First-year Miami offensive coordinator Jedd Fisch introduced himself to the players the best way he knew how -- he recruited them. He brought them into his office one by one and asked them about their families, their hometowns, and their high school situations.
“I never got to recruit any of these players,” he said in an interview on signing day. “It will be different in the future. I’ll know the players. I’ll know their families and their situations. Here, I really don’t know anything. So I asked our players to really introduce themselves to me, more than me introducing myself to them. It’s been really nice to talk to these guys, find out about their backgrounds, what made them choose the U. I didn’t know any of those answers.”
Nor did he know the personnel.
It wasn’t until after signing day that Miami’s staff finally had a chance to look at 15-20 clips of each player on the roster and evaluate them. The Hurricanes aren’t the only program in transition this spring, as five teams will have either a new head coach, new coordinator, or both. Al Golden replaced Randy Shannon at Miami, Maryland hired Randy Edsall, Clemson and Boston College both hired new offensive coordinators, and Duke will have its third defensive coordinator in as many years. Two hires -- Maryland defensive coordinator Don Brown, who was retained by Edsall, and North Carolina defensive line coach Brian Baker -- didn’t even last a month before they left for other jobs.
The biggest changes, though, will be at Maryland and Miami. With the hires of Golden and Edsall, the ACC has now had head-coaching changes at 10 of the 12 schools in the past five years. Wake Forest and Virginia Tech are the exceptions, as Jim Grobe and Frank Beamer, who are entering their 11th and 24th seasons, respectively, are easily the most tenured in the league. Four coaches will either be in their first or second seasons this year.
“You look at Butch Davis and Tom O’Brien, and their tenure is beginning to look long in our league,” said ACC commissioner John Swofford. “There’s a lot of freshness, a lot of new coaches who are still early in their tenures. Hopefully with longevity and stability, those programs will grow and develop.”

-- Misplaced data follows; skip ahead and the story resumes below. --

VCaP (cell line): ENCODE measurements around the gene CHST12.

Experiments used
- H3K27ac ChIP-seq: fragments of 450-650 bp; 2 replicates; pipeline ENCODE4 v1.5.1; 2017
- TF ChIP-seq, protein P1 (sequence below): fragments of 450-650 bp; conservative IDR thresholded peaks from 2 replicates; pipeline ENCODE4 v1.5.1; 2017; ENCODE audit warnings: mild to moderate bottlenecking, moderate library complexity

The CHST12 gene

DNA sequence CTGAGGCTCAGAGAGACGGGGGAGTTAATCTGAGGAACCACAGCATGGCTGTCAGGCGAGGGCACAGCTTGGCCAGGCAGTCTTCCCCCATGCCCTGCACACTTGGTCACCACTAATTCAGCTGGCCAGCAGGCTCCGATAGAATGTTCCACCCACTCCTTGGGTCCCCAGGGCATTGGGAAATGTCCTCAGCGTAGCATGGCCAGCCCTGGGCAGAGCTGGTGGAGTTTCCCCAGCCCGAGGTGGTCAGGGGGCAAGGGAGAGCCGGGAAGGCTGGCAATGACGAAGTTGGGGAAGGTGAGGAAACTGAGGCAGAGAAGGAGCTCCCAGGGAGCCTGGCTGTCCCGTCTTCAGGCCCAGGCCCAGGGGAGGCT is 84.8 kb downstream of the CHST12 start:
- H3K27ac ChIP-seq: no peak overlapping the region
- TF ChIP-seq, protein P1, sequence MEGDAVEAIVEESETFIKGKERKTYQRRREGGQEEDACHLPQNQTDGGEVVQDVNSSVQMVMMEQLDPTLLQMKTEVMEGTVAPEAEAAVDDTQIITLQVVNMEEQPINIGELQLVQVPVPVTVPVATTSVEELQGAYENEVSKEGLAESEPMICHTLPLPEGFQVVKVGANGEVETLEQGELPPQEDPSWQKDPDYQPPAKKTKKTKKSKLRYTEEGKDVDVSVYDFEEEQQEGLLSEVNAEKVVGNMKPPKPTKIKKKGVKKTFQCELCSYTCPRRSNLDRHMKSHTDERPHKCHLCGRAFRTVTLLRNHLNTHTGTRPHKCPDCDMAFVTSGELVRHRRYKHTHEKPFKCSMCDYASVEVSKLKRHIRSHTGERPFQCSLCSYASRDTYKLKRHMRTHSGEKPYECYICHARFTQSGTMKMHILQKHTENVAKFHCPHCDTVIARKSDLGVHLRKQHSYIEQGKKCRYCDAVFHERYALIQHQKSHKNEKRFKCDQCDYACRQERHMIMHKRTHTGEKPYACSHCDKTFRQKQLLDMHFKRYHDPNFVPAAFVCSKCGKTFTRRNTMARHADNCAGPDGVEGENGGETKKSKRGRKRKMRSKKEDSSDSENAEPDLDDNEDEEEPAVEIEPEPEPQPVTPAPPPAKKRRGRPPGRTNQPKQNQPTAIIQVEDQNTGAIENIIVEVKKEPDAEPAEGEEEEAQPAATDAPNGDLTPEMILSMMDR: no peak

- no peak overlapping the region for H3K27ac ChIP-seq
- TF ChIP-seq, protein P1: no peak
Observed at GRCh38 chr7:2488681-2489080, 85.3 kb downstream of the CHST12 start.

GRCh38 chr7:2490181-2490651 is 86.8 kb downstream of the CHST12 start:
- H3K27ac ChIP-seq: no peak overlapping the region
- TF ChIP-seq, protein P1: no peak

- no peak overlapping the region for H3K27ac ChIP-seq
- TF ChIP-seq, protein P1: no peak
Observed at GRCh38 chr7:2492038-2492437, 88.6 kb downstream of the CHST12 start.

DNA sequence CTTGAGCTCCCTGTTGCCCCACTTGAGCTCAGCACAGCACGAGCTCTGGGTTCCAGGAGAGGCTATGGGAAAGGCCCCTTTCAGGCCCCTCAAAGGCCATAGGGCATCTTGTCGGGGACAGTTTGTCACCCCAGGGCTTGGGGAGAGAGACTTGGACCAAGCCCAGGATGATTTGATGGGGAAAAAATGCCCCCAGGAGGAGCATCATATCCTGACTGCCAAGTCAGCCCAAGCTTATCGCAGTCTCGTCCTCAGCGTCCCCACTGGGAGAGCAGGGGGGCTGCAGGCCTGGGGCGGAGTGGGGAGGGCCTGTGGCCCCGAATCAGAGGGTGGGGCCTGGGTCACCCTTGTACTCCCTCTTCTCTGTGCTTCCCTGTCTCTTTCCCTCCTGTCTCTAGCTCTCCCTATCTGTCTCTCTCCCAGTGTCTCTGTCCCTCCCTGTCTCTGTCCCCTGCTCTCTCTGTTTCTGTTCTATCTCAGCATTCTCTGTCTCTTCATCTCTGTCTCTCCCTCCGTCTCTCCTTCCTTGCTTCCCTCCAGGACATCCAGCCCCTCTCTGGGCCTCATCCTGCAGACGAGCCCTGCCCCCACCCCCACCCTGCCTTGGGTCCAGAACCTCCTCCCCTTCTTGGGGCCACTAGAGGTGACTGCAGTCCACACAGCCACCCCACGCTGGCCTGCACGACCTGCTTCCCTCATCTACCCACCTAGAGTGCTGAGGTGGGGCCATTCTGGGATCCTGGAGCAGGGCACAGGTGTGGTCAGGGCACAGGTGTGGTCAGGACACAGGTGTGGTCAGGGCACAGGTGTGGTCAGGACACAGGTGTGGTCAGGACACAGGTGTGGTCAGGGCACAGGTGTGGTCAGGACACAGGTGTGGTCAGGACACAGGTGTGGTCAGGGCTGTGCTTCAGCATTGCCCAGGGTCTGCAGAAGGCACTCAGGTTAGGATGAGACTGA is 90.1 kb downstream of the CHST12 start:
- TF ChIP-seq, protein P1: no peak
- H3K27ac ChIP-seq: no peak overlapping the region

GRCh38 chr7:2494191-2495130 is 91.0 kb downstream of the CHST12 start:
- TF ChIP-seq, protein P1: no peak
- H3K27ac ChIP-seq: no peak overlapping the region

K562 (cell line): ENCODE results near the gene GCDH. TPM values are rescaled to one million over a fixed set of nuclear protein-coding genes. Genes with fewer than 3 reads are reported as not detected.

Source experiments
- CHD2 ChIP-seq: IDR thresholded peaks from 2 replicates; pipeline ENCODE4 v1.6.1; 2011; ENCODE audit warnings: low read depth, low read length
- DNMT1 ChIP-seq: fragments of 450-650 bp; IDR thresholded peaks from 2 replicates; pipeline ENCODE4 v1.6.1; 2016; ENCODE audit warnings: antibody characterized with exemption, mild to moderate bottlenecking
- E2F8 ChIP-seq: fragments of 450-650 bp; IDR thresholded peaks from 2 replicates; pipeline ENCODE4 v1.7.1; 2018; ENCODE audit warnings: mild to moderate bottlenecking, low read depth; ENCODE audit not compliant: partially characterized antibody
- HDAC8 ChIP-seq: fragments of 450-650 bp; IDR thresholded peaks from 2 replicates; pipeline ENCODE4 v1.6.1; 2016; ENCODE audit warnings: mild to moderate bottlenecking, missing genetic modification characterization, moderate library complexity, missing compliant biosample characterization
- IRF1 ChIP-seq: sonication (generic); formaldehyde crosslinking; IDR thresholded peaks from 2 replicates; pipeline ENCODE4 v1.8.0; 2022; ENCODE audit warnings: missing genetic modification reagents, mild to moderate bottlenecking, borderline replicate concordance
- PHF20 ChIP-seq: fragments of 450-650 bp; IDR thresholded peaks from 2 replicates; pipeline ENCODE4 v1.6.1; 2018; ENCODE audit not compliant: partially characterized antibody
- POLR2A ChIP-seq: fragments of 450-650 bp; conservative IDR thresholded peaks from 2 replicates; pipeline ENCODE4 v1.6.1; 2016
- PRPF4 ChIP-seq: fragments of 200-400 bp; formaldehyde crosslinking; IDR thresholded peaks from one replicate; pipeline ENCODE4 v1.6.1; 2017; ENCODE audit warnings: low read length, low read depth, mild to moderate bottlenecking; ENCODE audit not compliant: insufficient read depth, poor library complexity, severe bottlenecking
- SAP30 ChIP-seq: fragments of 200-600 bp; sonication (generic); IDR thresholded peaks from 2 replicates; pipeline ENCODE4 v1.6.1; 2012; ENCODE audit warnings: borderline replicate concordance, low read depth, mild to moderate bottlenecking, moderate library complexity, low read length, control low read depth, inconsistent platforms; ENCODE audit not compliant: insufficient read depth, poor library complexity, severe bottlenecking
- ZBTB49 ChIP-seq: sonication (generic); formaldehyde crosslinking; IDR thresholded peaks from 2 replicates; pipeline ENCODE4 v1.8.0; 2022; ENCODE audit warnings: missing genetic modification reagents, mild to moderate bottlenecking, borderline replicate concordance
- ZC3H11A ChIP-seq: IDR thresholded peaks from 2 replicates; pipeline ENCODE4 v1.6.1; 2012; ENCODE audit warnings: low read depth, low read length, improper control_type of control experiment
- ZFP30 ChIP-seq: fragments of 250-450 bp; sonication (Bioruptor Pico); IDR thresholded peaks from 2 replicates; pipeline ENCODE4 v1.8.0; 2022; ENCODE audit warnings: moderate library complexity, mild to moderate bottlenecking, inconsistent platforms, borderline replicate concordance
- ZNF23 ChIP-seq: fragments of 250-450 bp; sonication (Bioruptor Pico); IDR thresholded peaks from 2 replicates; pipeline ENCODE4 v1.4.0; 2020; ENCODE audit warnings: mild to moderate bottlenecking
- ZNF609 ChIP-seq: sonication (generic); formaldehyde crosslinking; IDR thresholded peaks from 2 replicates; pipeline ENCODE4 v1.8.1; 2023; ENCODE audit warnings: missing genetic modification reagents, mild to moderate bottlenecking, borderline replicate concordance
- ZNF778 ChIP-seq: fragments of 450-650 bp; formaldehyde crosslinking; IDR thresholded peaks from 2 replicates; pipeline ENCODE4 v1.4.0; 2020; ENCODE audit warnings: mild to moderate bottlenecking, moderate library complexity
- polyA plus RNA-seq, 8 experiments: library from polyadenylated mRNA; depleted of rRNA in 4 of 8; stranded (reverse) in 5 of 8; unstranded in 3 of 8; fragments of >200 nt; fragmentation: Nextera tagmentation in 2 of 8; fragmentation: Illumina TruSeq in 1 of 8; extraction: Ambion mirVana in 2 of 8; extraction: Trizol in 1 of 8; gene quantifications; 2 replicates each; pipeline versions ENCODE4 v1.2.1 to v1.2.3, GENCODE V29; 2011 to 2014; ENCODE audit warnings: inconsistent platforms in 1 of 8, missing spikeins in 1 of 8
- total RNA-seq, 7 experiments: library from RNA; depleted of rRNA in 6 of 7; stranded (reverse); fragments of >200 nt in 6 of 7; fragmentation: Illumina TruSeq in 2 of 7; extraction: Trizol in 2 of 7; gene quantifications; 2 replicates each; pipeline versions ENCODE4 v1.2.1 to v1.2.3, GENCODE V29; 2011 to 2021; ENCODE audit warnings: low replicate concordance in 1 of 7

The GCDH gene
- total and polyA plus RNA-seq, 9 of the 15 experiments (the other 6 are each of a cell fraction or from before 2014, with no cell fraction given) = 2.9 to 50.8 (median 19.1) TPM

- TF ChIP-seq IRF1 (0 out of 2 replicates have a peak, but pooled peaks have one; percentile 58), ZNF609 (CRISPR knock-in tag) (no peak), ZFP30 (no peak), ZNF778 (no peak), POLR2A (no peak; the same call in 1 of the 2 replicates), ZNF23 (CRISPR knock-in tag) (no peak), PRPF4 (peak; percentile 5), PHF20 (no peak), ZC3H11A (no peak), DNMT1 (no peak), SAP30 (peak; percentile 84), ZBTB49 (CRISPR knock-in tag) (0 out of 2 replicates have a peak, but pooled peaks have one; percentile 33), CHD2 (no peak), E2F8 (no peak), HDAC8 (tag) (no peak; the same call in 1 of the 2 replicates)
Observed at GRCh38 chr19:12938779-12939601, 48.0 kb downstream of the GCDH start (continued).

The instability in the coaching ranks hasn’t helped the ACC gain any solid footing in the national college football landscape. Just when it seemed as if former Maryland coach Ralph Friedgen had the Terps heading in the right direction -- a nine-win season led by the league’s coach of the year and rookie of the year -- the change was made.
Maryland AD Kevin Anderson said the expectations for Friedgen’s successor would be consistent appearances in the Top 25 -- exactly where the Terps left off in the final Associated Press poll of 2010.
“I’ll put more pressure on myself than what anybody can put on me,” Edsall said. “I know Ralph, I’ve worked with Ralph. Those things are unfortunate, but I’m here to do a job and get Maryland to the highest level we can. My whole goal and approach is to win the ACC championship. That’s what I want to do, and that’s what we’ve been striving to do since I got here.”
With rapidly-improving Florida State in the same division, it won’t be easy. Clemson will have some catching up to do, too. First-year Clemson coordinator Chad Morris is not only tasked with installing a new offense and terminology, he’s also got to do it with a first-year starting quarterback in Tajh Boyd.
“It’s based on a very fast paced style of play,” Morris said. “It’s based basically on being a run, play-action oriented offense.”
“We’re going to be multiple,” Fisch said. “We’re going to use a lot of personnel groupings and formations to our advantage. We’re going to be balanced in ways of trying to get the ball into all of our playmakers' hands. I’m not worried as much about run-pass ratio as I’m worried about are all of our players getting enough touches. Am I making sure I’m getting the ball in the hands of our guys who are dynamic? Our balance will come from the distribution of the football rather than the play call itself.”
Miami fans are less concerned with how the Canes win as they are how fast they can win. It takes time, though, to get acclimated to new philosophies, personalities and terminology. Both Edsall and Golden are also in new recruiting territories, and had to scramble to put their 2011 classes together. Golden came in at somewhat of an “awkward” time, as the program was still preparing for its bowl game under an interim head coach.
“It’s not like taking over something that was a smooth transition,” Golden said. “It was difficult.”
Apparently, staying in the ACC can be as difficult as joining.